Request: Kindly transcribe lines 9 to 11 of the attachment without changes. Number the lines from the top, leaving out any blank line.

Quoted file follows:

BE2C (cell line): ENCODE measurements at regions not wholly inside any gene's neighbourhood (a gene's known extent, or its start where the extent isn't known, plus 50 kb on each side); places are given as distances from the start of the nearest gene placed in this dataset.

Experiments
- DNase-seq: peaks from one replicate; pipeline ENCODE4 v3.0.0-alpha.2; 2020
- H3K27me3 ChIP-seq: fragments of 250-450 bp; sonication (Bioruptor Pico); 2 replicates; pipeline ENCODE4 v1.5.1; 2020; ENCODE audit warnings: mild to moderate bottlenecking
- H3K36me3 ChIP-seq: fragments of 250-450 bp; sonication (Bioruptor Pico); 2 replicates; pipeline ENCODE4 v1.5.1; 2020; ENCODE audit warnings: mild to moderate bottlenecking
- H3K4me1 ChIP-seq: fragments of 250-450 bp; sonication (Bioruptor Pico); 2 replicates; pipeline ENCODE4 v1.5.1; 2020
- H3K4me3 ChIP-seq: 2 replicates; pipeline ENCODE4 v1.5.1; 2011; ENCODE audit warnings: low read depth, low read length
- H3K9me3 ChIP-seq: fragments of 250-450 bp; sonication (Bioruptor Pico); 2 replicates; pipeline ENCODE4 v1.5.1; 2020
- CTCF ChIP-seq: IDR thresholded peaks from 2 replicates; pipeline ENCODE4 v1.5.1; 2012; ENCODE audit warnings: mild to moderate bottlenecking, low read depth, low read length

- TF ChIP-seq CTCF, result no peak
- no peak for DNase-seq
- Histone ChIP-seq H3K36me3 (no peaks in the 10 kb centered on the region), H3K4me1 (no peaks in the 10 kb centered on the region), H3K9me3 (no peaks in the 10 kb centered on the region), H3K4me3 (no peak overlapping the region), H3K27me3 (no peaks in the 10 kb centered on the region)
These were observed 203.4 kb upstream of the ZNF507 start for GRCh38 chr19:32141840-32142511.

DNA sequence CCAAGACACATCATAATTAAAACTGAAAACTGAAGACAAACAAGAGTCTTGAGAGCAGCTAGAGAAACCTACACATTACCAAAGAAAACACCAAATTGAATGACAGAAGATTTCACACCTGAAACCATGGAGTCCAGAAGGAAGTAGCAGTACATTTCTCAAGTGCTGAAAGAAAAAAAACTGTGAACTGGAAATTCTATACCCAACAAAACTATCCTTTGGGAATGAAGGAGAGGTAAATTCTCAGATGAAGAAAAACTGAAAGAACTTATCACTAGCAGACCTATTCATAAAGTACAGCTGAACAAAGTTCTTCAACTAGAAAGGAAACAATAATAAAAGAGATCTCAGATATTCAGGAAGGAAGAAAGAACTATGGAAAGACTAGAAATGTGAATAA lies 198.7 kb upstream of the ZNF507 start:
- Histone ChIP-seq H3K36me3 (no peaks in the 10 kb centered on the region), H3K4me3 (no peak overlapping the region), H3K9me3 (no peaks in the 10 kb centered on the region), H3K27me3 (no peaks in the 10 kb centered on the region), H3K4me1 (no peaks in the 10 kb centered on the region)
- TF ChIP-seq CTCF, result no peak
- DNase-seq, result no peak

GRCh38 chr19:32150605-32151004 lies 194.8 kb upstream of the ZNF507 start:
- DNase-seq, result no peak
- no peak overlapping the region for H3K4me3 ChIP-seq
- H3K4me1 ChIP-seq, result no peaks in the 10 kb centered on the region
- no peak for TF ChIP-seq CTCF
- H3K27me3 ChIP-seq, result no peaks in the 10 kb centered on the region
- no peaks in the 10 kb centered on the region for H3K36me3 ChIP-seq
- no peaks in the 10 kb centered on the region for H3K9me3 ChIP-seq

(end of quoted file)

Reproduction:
- CTCF ChIP-seq: IDR thresholded peaks from 2 replicates; pipeline ENCODE4 v1.5.1; 2012; ENCODE audit warnings: mild to moderate bottlenecking, low read depth, low read length

- TF ChIP-seq CTCF, result no peak
- no peak for DNase-seq